12 BEST1 NM_004183.4(BEST1):c.1157A>C (p.His386Pro)SNV Uncertain significance 305127 rs886048427 11:61729783-61729783 11:61962311-61962311
13 BEST1 NM_004183.4(BEST1):c.139C>T (p.Arg47Cys)SNV Uncertain significance 305117 rs765333778 11:61719417-61719417 11:61951945-61951945
14 BEST1 NM_004183.4(BEST1):c.152+6G>TSNV Uncertain significance 305118 rs764420497 11:61719436-61719436 11:61951964-61951964
15 BEST1 NM_004183.4(BEST1):c.351G>A (p.Lys117=)SNV Uncertain significance 305120 rs886048426 11:61723293-61723293 11:61955821-61955821
16 BEST1 NM_004183.4(BEST1):c.1330G>A (p.Ala444Thr)SNV Uncertain significance 305128 rs765604572 11:61729956-61729956 11:61962484-61962484
17 BEST1 NM_004183.4(BEST1):c.1457C>T (p.Pro486Leu)SNV Uncertain significance 305129 rs886048428 11:61730083-61730083 11:61962611-61962611
18 BEST1 NM_004183.4(BEST1):c.813C>T (p.Leu271=)SNV Uncertain significance 305122 rs370397270 11:61725716-61725716 11:61958244-61958244
19 BEST1 NM_004183.4(BEST1):c.954C>G (p.Ser318=)SNV Uncertain significance 305123 rs144231113 11:61727369-61727369 11:61959897-61959897
20 BEST1 NM_004183.4(BEST1):c.1583A>G (p.Glu528Gly)SNV Uncertain significance 305131 rs757181644 11:61730209-61730209 11:61962737-61962737
21 BEST1 NM_004183.4(BEST1):c.-66G>TSNV Uncertain significance 305116 rs886048425 11:61717870-61717870 11:61950398-61950398
22 BEST1 NM_001363592.1(BEST1):c.-121C>TSNV Uncertain significance 305115 rs562849665 11:61717815-61717815 11:61950343-61950343
23 BEST1 , FTH1 NM_004183.4(BEST1):c.1143C>T (p.Asp381=)SNV Likely benign 305126 rs112199774 11:61729769-61729769 11:61962297-61962297
24 BEST1 , FTH1 NM_004183.4(BEST1):c.*133T>CSNV Likely benign 305133 rs1801621 11:61731727-61731727 11:61964255-61964255
25 BEST1 , FTH1 NM_002032.3(FTH1):c.387+12A>GSNV Likely benign 305143 rs201120647 11:61732447-61732447 11:61964975-61964975
26 BEST1 , FTH1 NM_002032.3(FTH1):c.161A>G (p.Lys54Arg)SNV Likely benign 305145 rs186448909 11:61732941-61732941 11:61965469-61965469
27 BEST1 NM_001363592.1(BEST1):c.-536T>CSNV Likely benign 305109 rs137965157 11:61717400-61717400 11:61949928-61949928
28 BEST1 NM_001363592.1(BEST1):c.-428C>TSNV Likely benign 305110 rs77151527 11:61717508-61717508 11:61950036-61950036
29 BEST1 NM_001363592.1(BEST1):c.-373T>ASNV Likely benign 305111 rs117165769 11:61717563-61717563 11:61950091-61950091
30 BEST1 , FTH1 NM_004183.4(BEST1):c.1064G>A (p.Arg355His)SNV Likely benign 305124 rs368356148 11:61727479-61727479 11:61960007-61960007
31 BEST1 , FTH1 NM_004183.4(BEST1):c.1699C>T (p.Leu567Phe)SNV Likely benign 99686 rs148060787 11:61730325-61730325 11:61962853-61962853
32 BEST1 , FTH1 NM_002032.3(FTH1):c.*389A>GSNV Likely benign 305135 rs1801327 11:61731810-61731810 11:61964338-61964338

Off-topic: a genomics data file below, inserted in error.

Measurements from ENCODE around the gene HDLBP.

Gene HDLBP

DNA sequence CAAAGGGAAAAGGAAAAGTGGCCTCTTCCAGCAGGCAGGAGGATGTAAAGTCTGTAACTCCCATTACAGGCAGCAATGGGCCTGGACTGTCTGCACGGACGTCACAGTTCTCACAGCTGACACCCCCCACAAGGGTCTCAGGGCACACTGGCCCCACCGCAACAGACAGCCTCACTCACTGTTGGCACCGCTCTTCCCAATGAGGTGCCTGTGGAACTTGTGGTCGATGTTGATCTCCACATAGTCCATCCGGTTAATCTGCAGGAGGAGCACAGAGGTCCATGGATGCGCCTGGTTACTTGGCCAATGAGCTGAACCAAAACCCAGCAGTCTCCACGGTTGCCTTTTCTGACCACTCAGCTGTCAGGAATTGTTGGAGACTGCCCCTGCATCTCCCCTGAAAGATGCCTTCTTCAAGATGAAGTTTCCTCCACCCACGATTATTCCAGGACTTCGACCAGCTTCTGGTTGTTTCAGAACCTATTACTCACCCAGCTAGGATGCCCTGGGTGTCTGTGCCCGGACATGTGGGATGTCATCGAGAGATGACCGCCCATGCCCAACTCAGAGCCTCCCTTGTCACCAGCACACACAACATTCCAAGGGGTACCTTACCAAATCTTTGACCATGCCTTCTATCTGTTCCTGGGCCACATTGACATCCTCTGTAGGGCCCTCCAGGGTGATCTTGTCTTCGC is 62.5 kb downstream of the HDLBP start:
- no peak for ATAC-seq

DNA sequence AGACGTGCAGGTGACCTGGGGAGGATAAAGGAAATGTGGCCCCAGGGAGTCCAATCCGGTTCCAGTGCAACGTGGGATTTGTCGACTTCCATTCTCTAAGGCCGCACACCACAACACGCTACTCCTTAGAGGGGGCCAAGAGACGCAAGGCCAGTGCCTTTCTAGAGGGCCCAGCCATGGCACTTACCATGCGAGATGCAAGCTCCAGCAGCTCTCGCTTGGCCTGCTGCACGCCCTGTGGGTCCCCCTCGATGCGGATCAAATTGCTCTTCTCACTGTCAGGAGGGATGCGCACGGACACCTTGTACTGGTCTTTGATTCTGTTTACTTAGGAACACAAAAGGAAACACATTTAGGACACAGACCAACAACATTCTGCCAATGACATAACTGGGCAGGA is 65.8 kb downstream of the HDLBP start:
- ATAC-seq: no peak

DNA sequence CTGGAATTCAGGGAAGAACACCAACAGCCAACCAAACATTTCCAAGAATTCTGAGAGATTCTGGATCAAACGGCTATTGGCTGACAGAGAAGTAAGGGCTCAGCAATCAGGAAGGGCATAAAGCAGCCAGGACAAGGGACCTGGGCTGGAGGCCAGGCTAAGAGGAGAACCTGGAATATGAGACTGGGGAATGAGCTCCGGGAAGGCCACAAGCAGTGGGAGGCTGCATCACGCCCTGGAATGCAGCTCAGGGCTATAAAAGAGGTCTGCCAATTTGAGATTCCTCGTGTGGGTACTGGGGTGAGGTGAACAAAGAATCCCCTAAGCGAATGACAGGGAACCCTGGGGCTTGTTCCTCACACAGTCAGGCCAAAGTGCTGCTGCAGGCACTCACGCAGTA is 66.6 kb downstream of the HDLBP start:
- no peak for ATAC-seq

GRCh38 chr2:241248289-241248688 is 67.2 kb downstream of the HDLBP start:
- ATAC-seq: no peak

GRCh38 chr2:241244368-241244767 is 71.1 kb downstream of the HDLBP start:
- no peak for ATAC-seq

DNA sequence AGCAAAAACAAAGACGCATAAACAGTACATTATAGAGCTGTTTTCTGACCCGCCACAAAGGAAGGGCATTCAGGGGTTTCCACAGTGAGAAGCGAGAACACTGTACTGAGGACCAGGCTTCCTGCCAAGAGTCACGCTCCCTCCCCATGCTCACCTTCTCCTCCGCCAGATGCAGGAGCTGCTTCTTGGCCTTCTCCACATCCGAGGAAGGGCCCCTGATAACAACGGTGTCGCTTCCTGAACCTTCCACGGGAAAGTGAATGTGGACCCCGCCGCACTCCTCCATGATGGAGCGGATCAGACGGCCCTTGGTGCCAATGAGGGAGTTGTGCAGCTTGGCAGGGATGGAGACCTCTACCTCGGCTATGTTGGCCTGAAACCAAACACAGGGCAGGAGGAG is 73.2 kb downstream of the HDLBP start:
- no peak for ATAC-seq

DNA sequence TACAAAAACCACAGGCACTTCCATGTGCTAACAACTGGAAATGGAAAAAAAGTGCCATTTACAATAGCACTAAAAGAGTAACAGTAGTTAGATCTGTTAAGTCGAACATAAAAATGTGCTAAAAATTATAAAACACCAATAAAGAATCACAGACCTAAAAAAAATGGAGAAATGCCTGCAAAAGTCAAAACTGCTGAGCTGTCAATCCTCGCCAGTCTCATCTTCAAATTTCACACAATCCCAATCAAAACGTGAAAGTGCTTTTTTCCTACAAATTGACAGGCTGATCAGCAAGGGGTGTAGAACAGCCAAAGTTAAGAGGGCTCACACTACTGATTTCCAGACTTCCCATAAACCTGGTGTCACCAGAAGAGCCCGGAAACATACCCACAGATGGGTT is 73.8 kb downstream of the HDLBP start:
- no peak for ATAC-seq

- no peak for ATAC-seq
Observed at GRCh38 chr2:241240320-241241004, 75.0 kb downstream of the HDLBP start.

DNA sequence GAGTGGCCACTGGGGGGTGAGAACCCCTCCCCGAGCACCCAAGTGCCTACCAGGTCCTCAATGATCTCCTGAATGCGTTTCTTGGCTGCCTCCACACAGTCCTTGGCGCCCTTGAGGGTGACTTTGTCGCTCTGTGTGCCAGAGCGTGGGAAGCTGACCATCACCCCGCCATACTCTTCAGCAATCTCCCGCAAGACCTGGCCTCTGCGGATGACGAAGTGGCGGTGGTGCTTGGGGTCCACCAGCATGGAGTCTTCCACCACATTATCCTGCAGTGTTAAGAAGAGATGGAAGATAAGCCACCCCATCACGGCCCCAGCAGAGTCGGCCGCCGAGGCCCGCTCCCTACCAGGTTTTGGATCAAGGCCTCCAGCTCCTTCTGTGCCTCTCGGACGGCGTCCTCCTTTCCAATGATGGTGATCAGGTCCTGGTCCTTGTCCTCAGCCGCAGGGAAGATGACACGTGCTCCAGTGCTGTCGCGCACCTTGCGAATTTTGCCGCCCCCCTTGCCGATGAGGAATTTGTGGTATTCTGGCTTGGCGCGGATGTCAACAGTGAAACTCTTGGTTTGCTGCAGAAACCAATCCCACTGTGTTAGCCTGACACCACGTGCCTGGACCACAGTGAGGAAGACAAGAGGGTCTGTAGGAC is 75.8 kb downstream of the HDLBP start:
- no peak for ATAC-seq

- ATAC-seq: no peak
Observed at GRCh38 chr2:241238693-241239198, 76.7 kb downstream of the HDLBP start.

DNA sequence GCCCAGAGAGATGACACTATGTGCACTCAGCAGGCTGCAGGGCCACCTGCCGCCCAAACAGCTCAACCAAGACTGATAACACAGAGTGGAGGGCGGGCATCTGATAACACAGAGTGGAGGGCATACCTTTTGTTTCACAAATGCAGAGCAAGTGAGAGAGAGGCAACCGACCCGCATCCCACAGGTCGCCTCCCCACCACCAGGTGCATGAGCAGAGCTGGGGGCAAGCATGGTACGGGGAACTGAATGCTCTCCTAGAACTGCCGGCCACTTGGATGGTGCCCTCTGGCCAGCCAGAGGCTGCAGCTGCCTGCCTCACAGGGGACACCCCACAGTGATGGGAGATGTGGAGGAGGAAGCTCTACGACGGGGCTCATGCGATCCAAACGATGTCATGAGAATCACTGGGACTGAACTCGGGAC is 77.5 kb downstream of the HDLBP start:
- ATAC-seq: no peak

33 BEST1 , FTH1 NM_004183.4(BEST1):c.1519T>C (p.Ser507Pro)SNV Likely benign 305130 rs141071579 11:61730145-61730145 11:61962673-61962673
34 BEST1 , FTH1 NM_004183.4(BEST1):c.*24C>TSNV Likely benign 305132 rs142482048 11:61731618-61731618 11:61964146-61964146
35 BEST1 , FTH1 NM_002032.3(FTH1):c.*396A>GSNV Likely benign 305134 rs565138844 11:61731803-61731803 11:61964331-61964331
36 BEST1 , FTH1 NM_004183.4(BEST1):c.1474G>A (p.Val492Ile)SNV Benign/Likely benign 193667 rs111326315 11:61730100-61730100 11:61962628-61962628
37 BEST1 NM_004183.4(BEST1):c.618G>A (p.Leu206=)SNV Benign/Likely benign 166752 rs62641693 11:61724452-61724452 11:61956980-61956980
38 BEST1 , FTH1 NM_004183.4(BEST1):c.1070C>T (p.Ala357Val)SNV Benign/Likely benign 305125 rs17854138 11:61727485-61727485 11:61960013-61960013
39 BEST1 NM_004183.4(BEST1):c.495G>A (p.Pro165=)SNV Benign/Likely benign 289316 rs182941675 11:61724329-61724329 11:61956857-61956857
40 BEST1 NM_004183.4(BEST1):c.619C>A (p.Leu207Ile)SNV Benign/Likely benign 99727 rs74653691 11:61724453-61724453 11:61956981-61956981
41 BEST1 NM_004183.4(BEST1):c.213C>T (p.Ser71=)SNV Benign/Likely benign 305119 rs57132800 11:61722639-61722639 11:61955167-61955167
42 BEST1 NM_001363592.1(BEST1):c.-221T>CSNV Benign 305113 rs972353 11:61717715-61717715 11:61950243-61950243
43 BEST1 NM_004183.4(BEST1):c.696C>A (p.Ile232=)SNV Benign 99743 rs1805140 11:61724918-61724918 11:61957446-61957446
44 BEST1 NM_001363592.1(BEST1):c.-329C>TSNV Benign 305112 rs972354 11:61717607-61717607 11:61950135-61950135
45 BEST1 , FTH1 NM_004183.4(BEST1):c.1410G>A (p.Thr470=)SNV Benign 193666 rs149698 11:61730036-61730036 11:61962564-61962564
46 BEST1 NM_004183.4(BEST1):c.201G>C (p.Leu67=)SNV Benign 99691 rs1801393 11:61722627-61722627 11:61955155-61955155
47 BEST1 NM_004183.4(BEST1):c.219C>A (p.Ile73=)SNV Benign 99693 rs1109748 11:61722645-61722645 11:61955173-61955173
48 BEST1 , FTH1 NM_004183.4(BEST1):c.1023C>T (p.Pro341=)SNV Benign 99676 rs1801390 11:61727438-61727438 11:61959966-61959966
49 BEST1 NM_004183.4(BEST1):c.109T>C (p.Leu37=)SNV Benign 99678 rs1800007 11:61719387-61719387 11:61951915-61951915
50 BEST1 , FTH1 NM_004183.4(BEST1):c.1557C>T (p.Ser519=)SNV Benign 99680 rs1800008 11:61730183-61730183 11:61962711-61962711

UniProtKB/Swiss-Prot genetic disease variations for Vitreoretinochoroidopathy:

73
# Symbol AA change Variation ID SNP ID
1 BEST1 p.Val86Met VAR_058274 rs121918289
2 BEST1 p.Tyr236Cys VAR_058275 rs121918291
3 BEST1 p.Val239Met VAR_058276 rs121918290

Expression for Vitreoretinochoroidopathy

Search GEO for disease gene expression data for Vitreoretinochoroidopathy.

GO Terms for Vitreoretinochoroidopathy

Molecular functions related to Vitreoretinochoroidopathy according to GeneCards Suite gene sharing:

# Name GO ID Score Top Affiliating Genes
1 identical protein binding GO:0042802 8.62 FTH1 BEST1

Sources for Vitreoretinochoroidopathy

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68 SNOMED-CT via HPO
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72 UMLS via Orphanet